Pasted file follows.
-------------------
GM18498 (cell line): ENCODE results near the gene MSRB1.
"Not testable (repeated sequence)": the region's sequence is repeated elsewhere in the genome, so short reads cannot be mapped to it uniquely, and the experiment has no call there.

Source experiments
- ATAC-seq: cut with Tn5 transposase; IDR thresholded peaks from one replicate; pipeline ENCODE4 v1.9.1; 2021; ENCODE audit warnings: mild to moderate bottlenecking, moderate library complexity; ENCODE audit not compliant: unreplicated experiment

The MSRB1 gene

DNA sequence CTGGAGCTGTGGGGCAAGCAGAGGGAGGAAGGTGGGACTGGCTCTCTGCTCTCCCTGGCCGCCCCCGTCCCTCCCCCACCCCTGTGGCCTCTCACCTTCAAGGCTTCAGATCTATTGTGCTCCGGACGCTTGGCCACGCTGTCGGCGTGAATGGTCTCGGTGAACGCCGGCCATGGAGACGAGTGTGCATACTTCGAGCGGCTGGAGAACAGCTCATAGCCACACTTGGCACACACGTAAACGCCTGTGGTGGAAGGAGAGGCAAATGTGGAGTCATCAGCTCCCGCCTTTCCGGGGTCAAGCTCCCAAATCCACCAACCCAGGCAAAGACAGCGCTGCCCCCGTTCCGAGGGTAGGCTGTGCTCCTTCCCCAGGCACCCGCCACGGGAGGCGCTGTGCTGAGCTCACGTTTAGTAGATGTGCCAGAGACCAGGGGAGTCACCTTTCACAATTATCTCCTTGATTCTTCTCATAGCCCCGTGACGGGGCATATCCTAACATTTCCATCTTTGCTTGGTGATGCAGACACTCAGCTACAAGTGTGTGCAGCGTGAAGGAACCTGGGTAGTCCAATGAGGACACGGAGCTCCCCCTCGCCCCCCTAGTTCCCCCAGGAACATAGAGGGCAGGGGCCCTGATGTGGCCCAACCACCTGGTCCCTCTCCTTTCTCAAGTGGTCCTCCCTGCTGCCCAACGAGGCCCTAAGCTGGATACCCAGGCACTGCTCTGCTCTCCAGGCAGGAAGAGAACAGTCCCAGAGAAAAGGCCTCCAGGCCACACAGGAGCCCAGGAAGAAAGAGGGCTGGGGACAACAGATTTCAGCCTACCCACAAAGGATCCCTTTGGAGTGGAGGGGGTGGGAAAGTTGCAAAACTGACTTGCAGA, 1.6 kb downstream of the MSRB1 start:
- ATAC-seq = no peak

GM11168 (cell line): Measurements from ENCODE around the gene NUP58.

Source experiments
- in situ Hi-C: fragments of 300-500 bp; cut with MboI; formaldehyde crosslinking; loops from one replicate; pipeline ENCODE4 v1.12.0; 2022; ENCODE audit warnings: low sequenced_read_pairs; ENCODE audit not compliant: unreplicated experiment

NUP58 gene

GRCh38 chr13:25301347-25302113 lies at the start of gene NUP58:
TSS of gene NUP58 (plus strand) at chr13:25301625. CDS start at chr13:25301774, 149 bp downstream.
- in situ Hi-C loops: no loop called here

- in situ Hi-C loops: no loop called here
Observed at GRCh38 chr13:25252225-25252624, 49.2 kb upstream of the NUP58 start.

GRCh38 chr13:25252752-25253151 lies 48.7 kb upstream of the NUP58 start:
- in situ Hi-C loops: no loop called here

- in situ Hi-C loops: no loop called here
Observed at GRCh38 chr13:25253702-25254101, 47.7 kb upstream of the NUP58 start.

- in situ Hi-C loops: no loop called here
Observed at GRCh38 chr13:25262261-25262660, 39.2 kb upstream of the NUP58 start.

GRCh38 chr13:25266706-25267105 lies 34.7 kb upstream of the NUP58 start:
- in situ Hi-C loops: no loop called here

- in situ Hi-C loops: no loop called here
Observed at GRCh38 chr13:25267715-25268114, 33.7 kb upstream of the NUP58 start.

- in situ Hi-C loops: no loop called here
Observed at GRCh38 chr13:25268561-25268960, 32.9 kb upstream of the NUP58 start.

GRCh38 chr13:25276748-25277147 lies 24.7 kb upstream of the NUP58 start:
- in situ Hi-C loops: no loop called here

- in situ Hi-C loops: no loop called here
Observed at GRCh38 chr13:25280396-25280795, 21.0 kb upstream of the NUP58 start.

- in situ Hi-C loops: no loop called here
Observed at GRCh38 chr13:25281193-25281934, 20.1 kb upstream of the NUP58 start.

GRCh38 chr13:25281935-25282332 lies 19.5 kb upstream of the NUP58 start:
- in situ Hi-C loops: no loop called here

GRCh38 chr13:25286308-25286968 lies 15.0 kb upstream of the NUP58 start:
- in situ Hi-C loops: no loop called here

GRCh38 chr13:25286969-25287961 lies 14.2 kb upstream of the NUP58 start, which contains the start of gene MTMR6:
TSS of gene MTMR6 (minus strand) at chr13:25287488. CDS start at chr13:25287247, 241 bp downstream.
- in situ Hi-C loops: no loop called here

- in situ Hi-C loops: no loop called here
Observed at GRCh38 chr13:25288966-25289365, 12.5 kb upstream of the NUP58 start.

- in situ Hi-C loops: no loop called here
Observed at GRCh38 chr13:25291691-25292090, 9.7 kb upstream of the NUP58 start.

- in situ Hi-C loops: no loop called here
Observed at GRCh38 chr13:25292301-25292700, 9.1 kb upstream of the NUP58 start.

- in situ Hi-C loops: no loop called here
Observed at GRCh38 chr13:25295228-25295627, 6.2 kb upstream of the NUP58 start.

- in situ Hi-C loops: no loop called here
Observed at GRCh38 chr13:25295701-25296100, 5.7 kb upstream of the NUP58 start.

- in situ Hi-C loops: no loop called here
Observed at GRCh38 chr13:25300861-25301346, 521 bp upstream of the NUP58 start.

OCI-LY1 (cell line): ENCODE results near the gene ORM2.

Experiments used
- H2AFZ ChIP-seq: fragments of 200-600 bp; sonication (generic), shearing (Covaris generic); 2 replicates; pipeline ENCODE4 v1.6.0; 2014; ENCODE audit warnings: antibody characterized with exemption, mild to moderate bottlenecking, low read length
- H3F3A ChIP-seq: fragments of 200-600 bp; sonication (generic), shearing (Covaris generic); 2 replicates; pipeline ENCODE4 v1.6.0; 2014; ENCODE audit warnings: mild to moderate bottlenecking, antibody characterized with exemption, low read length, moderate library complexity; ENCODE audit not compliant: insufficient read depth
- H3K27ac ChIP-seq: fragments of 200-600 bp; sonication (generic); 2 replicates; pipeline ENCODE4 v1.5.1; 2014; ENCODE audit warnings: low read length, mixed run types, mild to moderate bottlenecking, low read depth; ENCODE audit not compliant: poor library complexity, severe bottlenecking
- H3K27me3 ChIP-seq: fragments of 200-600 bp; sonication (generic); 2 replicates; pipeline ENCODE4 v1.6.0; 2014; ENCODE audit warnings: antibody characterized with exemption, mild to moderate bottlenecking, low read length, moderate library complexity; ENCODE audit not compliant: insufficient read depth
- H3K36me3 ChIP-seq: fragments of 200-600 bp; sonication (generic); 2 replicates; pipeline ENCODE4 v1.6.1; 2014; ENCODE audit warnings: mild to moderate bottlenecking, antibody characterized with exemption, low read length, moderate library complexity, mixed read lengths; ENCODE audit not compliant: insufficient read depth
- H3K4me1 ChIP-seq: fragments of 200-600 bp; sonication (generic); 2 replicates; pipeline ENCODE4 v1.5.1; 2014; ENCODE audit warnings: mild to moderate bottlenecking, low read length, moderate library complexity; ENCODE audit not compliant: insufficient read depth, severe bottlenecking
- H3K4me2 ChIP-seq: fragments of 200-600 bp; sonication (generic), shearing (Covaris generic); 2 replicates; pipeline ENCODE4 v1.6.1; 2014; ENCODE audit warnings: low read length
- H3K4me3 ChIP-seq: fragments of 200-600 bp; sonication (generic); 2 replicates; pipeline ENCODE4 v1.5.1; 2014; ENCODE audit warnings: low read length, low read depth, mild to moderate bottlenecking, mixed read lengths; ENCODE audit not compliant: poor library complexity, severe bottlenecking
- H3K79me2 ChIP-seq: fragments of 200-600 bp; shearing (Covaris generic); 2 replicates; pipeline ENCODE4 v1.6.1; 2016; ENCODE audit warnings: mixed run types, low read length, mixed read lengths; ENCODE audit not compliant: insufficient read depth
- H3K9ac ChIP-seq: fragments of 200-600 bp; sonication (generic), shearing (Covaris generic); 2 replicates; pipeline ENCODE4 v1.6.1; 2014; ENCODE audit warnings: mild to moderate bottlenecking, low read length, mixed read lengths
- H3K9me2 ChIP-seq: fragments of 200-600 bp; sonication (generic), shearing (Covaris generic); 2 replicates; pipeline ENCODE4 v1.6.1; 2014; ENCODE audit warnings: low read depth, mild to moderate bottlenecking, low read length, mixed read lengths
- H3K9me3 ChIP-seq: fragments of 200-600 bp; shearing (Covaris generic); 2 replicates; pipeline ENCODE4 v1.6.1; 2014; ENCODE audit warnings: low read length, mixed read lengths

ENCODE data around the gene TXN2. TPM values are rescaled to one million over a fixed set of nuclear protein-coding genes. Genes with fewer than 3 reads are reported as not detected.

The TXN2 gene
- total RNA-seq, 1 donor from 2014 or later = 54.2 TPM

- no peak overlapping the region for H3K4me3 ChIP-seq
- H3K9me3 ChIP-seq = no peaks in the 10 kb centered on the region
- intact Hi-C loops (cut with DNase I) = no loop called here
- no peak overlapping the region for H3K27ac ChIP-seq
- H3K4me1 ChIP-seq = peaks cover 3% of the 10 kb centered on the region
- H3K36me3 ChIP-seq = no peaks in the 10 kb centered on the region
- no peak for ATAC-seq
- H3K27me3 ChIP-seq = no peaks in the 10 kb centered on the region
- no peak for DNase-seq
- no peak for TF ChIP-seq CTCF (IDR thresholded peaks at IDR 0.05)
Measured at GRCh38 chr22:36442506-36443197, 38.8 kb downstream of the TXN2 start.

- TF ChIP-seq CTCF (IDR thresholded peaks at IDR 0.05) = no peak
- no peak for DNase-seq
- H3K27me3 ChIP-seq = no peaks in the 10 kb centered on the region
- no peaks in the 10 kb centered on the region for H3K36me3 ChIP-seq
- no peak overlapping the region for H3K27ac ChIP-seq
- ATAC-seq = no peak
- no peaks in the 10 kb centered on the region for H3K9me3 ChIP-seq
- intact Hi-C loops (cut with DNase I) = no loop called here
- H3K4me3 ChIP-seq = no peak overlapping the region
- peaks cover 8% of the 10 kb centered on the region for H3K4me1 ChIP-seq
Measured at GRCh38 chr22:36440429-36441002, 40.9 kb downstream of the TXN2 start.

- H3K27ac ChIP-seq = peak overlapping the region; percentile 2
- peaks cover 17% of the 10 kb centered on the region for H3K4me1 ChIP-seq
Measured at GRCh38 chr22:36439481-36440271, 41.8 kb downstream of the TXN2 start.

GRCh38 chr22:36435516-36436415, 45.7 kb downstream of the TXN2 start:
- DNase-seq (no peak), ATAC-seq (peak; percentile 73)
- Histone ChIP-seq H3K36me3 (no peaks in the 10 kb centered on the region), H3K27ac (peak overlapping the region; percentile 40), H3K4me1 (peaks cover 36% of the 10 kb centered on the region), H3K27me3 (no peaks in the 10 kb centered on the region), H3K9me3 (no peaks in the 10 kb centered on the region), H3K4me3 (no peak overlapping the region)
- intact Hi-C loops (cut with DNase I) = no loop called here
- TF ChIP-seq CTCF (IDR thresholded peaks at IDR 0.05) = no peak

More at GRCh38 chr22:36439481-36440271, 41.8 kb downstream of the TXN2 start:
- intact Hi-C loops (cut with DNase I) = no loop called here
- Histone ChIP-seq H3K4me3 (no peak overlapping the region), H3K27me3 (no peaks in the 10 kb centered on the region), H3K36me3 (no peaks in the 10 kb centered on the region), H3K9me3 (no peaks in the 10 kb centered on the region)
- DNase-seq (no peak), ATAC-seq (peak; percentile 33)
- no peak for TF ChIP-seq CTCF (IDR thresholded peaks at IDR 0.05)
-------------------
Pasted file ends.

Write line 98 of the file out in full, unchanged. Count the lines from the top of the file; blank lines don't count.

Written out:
- Histone ChIP-seq H3K36me3 (no peaks in the 10 kb centered on the region), H3K27ac (peak overlapping the region; percentile 40), H3K4me1 (peaks cover 36% of the 10 kb centered on the region), H3K27me3 (no peaks in the 10 kb centered on the region), H3K9me3 (no peaks in the 10 kb centered on the region), H3K4me3 (no peak overlapping the region)